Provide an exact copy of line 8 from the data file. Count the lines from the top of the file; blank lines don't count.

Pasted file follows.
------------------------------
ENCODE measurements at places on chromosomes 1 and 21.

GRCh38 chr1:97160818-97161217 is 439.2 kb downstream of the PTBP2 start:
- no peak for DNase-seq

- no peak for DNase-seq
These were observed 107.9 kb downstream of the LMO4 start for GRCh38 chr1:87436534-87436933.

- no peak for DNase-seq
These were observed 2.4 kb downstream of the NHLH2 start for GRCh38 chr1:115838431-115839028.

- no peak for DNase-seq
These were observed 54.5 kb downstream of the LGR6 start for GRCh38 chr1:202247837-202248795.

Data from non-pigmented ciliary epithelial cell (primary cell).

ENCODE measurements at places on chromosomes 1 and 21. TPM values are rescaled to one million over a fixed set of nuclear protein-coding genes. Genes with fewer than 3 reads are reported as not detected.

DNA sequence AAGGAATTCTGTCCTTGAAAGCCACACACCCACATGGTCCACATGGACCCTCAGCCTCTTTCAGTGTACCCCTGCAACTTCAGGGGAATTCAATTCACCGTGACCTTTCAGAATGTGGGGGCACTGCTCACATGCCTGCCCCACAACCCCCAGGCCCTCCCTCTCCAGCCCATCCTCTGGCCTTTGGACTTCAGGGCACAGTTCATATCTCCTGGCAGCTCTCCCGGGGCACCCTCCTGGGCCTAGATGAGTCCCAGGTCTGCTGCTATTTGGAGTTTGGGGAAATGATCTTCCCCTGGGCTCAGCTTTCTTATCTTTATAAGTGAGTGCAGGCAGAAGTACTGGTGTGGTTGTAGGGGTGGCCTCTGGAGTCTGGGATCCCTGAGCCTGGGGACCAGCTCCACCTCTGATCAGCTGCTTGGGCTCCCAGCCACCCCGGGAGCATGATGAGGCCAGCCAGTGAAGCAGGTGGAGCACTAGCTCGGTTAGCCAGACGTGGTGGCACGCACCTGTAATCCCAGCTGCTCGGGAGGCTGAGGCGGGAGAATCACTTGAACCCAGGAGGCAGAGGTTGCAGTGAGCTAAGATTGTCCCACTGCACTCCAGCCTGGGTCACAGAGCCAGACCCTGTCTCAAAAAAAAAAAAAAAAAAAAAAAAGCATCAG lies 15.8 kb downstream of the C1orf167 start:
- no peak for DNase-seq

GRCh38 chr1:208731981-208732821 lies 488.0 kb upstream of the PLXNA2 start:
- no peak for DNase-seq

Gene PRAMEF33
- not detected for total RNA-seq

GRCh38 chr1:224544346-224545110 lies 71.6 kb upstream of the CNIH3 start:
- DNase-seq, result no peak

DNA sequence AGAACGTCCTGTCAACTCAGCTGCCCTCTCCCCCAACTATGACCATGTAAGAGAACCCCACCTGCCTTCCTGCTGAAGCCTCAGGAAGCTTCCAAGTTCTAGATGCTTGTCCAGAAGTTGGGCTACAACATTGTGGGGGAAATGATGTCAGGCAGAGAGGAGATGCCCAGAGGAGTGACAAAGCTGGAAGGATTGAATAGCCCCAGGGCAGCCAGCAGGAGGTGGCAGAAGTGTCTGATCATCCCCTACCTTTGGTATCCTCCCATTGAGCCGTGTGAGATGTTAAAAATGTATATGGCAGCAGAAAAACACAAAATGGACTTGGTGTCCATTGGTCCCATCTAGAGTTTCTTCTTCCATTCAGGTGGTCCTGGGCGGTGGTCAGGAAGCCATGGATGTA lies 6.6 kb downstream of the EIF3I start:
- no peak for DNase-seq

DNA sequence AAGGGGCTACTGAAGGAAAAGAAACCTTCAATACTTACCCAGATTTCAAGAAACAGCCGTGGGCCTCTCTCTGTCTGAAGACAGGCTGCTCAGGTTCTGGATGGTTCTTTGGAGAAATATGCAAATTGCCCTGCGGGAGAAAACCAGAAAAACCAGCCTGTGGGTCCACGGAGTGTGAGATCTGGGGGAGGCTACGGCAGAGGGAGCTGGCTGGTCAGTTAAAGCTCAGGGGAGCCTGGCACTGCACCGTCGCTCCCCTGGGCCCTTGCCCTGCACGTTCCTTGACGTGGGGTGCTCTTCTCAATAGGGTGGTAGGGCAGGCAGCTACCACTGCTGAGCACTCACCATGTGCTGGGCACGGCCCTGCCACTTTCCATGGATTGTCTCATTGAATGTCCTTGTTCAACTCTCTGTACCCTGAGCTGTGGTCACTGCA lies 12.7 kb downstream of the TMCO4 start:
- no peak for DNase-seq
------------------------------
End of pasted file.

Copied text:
- no peak for DNase-seq